About the author: Chris Bogle is an emerging writer and filmmaker from the North-East of England. My short films have screened internationally at BAFTA recognised festivals and I am an alumnus of the Edinburgh International Film Festival talent lab. I have an MA in filmmaking and am about to embark on a PhD in creative writing and a first novel. My primary interest is fiction and stories about characters on the margins of class, ageing, masculinity and the nature of work. I have a young family and enjoy surfing and living near the beach.

Chris Bogle

About Chris Bogle

Chris Bogle is a Geordie writer and filmmaker from the North-East of England. His short films have all screened internationally at BAFTA and academy accredited festivals. Chris has a first-class MA in filmmaking, a postgraduate certificate in creative writing and is currently doing a PhD at Northumbria University, where he is writing his first book: A road-novel about class, ageing, masculinity and counterculture. He quit his business after twenty-five years to do this which has been terrifying, but is enjoying writing full-time immensely and anyway, the kids are probably enough to forage for berries now. He and his family live on the coast, and he has taken up surfing to keep himself young and sane.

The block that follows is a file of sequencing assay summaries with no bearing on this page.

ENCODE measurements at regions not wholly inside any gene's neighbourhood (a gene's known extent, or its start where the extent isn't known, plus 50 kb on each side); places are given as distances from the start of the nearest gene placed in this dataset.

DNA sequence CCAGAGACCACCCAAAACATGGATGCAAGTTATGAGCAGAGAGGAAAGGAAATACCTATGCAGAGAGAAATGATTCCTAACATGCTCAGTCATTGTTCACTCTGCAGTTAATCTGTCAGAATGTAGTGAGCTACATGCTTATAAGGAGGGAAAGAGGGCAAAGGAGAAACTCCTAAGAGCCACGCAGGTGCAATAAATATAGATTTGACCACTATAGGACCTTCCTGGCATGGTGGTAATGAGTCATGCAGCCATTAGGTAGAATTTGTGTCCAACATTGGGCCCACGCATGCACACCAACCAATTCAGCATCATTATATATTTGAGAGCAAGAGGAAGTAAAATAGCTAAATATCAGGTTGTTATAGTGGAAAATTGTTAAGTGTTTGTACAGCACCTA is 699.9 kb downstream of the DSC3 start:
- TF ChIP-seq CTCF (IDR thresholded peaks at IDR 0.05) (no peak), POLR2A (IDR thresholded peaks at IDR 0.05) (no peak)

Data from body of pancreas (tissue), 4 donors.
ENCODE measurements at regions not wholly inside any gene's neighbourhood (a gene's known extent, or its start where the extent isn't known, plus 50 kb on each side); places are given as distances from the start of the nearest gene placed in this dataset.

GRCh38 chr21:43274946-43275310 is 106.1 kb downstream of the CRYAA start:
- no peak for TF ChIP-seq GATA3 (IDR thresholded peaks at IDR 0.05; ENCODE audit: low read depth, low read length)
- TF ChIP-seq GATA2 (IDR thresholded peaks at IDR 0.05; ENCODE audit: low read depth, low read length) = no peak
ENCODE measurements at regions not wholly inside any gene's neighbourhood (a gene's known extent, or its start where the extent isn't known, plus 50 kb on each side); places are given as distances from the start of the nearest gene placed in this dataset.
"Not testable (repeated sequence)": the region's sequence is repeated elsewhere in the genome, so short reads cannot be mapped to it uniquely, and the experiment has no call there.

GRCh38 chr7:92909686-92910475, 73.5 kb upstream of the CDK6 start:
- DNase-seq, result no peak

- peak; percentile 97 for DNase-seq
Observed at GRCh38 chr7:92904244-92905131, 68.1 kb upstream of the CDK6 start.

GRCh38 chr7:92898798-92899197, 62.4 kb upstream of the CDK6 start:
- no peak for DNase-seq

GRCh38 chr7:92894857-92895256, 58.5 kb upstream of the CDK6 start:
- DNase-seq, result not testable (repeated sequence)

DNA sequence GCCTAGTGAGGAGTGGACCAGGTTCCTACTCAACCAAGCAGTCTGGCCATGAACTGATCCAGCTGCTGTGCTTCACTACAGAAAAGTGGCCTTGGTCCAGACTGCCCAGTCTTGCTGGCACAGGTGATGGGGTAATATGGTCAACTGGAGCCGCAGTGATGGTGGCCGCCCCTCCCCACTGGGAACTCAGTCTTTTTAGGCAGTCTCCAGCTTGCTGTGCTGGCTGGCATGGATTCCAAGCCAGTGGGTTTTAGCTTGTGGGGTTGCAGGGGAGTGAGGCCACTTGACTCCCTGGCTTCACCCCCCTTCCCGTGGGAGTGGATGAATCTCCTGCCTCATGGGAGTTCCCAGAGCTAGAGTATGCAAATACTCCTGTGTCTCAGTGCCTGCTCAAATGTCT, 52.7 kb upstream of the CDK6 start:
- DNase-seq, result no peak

Chris Bogle is a Geordie writer and filmmaker from the North-East of England. His short films have all screened internationally at BAFTA and academy accredited festivals. Chris has a first-class MA in filmmaking, a postgraduate certificate in creative writing and is currently doing a PhD at Northumbria University, where he is writing his first book: A road-novel about class, ageing, masculinity and counterculture. He quit his business after twenty-five years to do this which has been terrifying, but is enjoying writing full-time immensely and anyway, the kids are probably enough to forage for berries now. He and his family live on the coast, and he has taken up surfing to keep himself young and sane.